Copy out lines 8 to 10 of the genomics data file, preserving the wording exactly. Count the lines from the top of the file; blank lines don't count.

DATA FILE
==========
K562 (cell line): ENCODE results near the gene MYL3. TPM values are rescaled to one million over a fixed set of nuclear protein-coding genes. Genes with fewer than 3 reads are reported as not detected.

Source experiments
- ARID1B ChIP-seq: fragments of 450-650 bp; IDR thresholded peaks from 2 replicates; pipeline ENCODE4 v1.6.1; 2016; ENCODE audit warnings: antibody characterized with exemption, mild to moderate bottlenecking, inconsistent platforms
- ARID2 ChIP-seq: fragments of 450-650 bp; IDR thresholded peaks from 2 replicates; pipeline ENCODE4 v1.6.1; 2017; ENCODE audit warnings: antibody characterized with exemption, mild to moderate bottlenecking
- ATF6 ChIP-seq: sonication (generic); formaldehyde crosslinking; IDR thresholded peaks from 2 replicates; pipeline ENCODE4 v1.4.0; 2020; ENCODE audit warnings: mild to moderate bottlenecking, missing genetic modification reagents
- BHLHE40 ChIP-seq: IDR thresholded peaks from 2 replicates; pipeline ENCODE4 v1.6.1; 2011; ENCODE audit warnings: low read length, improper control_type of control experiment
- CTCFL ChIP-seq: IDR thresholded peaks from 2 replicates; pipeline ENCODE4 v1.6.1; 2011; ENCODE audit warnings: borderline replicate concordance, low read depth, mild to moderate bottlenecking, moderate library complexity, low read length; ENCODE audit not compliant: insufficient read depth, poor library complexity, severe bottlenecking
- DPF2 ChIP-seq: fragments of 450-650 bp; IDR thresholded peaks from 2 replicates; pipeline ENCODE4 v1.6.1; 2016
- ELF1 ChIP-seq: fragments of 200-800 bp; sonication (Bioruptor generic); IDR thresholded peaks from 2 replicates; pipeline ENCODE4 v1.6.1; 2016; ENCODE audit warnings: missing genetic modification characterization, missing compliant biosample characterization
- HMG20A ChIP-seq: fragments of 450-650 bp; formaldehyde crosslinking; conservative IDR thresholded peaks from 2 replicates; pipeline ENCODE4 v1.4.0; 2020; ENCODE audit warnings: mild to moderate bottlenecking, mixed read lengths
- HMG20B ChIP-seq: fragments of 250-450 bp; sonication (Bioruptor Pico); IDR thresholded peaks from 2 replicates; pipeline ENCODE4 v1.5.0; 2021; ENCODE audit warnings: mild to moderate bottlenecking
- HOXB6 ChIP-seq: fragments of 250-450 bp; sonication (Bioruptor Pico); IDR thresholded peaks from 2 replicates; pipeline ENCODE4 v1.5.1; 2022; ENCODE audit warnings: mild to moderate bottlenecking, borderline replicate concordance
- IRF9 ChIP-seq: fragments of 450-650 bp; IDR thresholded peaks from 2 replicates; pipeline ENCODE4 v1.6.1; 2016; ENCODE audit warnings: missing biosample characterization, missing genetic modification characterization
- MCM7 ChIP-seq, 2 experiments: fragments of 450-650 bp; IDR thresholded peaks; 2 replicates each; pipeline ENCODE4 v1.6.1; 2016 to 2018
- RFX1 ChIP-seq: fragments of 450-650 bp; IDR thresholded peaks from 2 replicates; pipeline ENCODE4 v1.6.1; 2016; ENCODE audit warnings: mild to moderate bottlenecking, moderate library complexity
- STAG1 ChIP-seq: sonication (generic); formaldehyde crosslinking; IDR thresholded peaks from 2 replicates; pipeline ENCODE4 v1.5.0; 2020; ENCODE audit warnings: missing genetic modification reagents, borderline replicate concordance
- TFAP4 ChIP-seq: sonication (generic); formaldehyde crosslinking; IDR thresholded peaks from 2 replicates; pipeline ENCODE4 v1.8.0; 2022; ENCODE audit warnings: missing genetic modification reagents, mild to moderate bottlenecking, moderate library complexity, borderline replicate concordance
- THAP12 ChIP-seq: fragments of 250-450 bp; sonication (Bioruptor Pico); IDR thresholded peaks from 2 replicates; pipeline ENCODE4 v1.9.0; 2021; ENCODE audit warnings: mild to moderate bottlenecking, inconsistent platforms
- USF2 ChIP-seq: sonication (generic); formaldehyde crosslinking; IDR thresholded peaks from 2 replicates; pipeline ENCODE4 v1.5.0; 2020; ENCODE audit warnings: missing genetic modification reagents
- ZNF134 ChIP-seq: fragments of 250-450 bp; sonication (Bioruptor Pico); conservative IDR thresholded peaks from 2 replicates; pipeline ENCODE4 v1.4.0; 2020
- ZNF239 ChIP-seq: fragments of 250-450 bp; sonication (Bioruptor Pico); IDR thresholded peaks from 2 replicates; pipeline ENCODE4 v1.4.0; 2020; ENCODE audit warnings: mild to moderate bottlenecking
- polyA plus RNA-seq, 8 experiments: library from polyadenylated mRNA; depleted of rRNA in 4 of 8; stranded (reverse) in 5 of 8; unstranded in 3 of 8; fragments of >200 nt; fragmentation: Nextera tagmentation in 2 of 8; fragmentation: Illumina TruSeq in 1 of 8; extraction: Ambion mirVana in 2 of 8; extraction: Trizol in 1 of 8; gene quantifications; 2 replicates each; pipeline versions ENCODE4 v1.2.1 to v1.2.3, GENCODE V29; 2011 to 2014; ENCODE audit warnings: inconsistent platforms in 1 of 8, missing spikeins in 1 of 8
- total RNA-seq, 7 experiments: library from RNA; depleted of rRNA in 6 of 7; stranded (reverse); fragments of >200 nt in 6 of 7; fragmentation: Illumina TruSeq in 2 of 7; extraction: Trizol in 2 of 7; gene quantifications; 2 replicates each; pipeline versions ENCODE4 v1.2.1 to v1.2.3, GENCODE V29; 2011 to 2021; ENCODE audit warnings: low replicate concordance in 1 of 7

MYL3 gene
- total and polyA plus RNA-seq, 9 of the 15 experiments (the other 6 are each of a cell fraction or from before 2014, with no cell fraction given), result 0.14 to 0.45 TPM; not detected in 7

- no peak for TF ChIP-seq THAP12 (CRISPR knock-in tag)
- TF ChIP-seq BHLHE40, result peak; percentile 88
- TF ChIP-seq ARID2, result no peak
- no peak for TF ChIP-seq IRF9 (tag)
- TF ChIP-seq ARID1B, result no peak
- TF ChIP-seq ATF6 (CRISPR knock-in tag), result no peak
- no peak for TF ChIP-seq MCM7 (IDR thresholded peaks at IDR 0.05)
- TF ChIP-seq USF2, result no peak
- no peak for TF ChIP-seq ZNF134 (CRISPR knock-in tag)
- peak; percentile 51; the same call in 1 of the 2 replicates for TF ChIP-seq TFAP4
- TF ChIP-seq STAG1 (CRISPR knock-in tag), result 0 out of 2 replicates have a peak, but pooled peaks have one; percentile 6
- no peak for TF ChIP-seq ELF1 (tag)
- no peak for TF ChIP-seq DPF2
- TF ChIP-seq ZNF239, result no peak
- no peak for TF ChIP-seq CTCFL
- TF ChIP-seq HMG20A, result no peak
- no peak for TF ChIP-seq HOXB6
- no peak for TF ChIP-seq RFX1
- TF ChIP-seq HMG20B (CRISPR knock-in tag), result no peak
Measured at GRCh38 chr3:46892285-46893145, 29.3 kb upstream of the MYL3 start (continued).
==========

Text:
- DPF2 ChIP-seq: fragments of 450-650 bp; IDR thresholded peaks from 2 replicates; pipeline ENCODE4 v1.6.1; 2016
- ELF1 ChIP-seq: fragments of 200-800 bp; sonication (Bioruptor generic); IDR thresholded peaks from 2 replicates; pipeline ENCODE4 v1.6.1; 2016; ENCODE audit warnings: missing genetic modification characterization, missing compliant biosample characterization
- HMG20A ChIP-seq: fragments of 450-650 bp; formaldehyde crosslinking; conservative IDR thresholded peaks from 2 replicates; pipeline ENCODE4 v1.4.0; 2020; ENCODE audit warnings: mild to moderate bottlenecking, mixed read lengths